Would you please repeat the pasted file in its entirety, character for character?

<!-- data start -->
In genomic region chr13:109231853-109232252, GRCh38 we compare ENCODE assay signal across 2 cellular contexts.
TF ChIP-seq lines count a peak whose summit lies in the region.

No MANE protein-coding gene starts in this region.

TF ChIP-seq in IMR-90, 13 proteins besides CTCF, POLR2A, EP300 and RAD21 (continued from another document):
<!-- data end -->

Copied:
In genomic region chr13:109231853-109232252, GRCh38 we compare ENCODE assay signal across 2 cellular contexts.
TF ChIP-seq lines count a peak whose summit lies in the region.

No MANE protein-coding gene starts in this region.

TF ChIP-seq in IMR-90, 13 proteins besides CTCF, POLR2A, EP300 and RAD21 (continued from another document):